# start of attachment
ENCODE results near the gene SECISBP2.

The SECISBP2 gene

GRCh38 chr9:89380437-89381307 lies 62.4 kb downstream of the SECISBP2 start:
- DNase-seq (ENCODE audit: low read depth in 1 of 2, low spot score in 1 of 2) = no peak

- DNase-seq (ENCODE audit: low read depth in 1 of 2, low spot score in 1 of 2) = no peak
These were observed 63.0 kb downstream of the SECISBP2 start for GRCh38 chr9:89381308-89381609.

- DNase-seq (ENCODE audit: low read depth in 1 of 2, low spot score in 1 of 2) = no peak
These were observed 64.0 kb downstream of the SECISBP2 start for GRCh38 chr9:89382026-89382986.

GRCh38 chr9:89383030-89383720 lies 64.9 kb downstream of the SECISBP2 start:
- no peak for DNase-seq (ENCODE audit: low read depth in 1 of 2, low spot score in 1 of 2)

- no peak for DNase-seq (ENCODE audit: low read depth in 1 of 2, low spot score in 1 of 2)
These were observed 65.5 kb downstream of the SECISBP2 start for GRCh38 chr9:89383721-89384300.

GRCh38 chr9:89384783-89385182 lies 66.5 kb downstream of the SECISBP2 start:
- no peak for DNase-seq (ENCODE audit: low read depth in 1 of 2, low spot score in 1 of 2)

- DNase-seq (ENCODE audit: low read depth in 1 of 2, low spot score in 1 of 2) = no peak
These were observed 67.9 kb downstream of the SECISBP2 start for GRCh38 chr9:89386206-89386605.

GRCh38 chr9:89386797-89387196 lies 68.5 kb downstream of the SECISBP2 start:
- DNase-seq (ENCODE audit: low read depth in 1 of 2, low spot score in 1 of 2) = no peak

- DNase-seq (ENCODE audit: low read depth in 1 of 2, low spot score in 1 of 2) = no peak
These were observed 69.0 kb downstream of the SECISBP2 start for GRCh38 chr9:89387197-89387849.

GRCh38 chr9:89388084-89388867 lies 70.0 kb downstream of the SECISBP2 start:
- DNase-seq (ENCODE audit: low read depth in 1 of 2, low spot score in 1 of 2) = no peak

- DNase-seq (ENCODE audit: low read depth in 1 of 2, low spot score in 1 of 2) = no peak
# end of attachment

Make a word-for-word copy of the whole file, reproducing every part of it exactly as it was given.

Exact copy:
ENCODE results near the gene SECISBP2.

The SECISBP2 gene

GRCh38 chr9:89380437-89381307 lies 62.4 kb downstream of the SECISBP2 start:
- DNase-seq (ENCODE audit: low read depth in 1 of 2, low spot score in 1 of 2) = no peak

- DNase-seq (ENCODE audit: low read depth in 1 of 2, low spot score in 1 of 2) = no peak
These were observed 63.0 kb downstream of the SECISBP2 start for GRCh38 chr9:89381308-89381609.

- DNase-seq (ENCODE audit: low read depth in 1 of 2, low spot score in 1 of 2) = no peak
These were observed 64.0 kb downstream of the SECISBP2 start for GRCh38 chr9:89382026-89382986.

GRCh38 chr9:89383030-89383720 lies 64.9 kb downstream of the SECISBP2 start:
- no peak for DNase-seq (ENCODE audit: low read depth in 1 of 2, low spot score in 1 of 2)

- no peak for DNase-seq (ENCODE audit: low read depth in 1 of 2, low spot score in 1 of 2)
These were observed 65.5 kb downstream of the SECISBP2 start for GRCh38 chr9:89383721-89384300.

GRCh38 chr9:89384783-89385182 lies 66.5 kb downstream of the SECISBP2 start:
- no peak for DNase-seq (ENCODE audit: low read depth in 1 of 2, low spot score in 1 of 2)

- DNase-seq (ENCODE audit: low read depth in 1 of 2, low spot score in 1 of 2) = no peak
These were observed 67.9 kb downstream of the SECISBP2 start for GRCh38 chr9:89386206-89386605.

GRCh38 chr9:89386797-89387196 lies 68.5 kb downstream of the SECISBP2 start:
- DNase-seq (ENCODE audit: low read depth in 1 of 2, low spot score in 1 of 2) = no peak

- DNase-seq (ENCODE audit: low read depth in 1 of 2, low spot score in 1 of 2) = no peak
These were observed 69.0 kb downstream of the SECISBP2 start for GRCh38 chr9:89387197-89387849.

GRCh38 chr9:89388084-89388867 lies 70.0 kb downstream of the SECISBP2 start:
- DNase-seq (ENCODE audit: low read depth in 1 of 2, low spot score in 1 of 2) = no peak

- DNase-seq (ENCODE audit: low read depth in 1 of 2, low spot score in 1 of 2) = no peak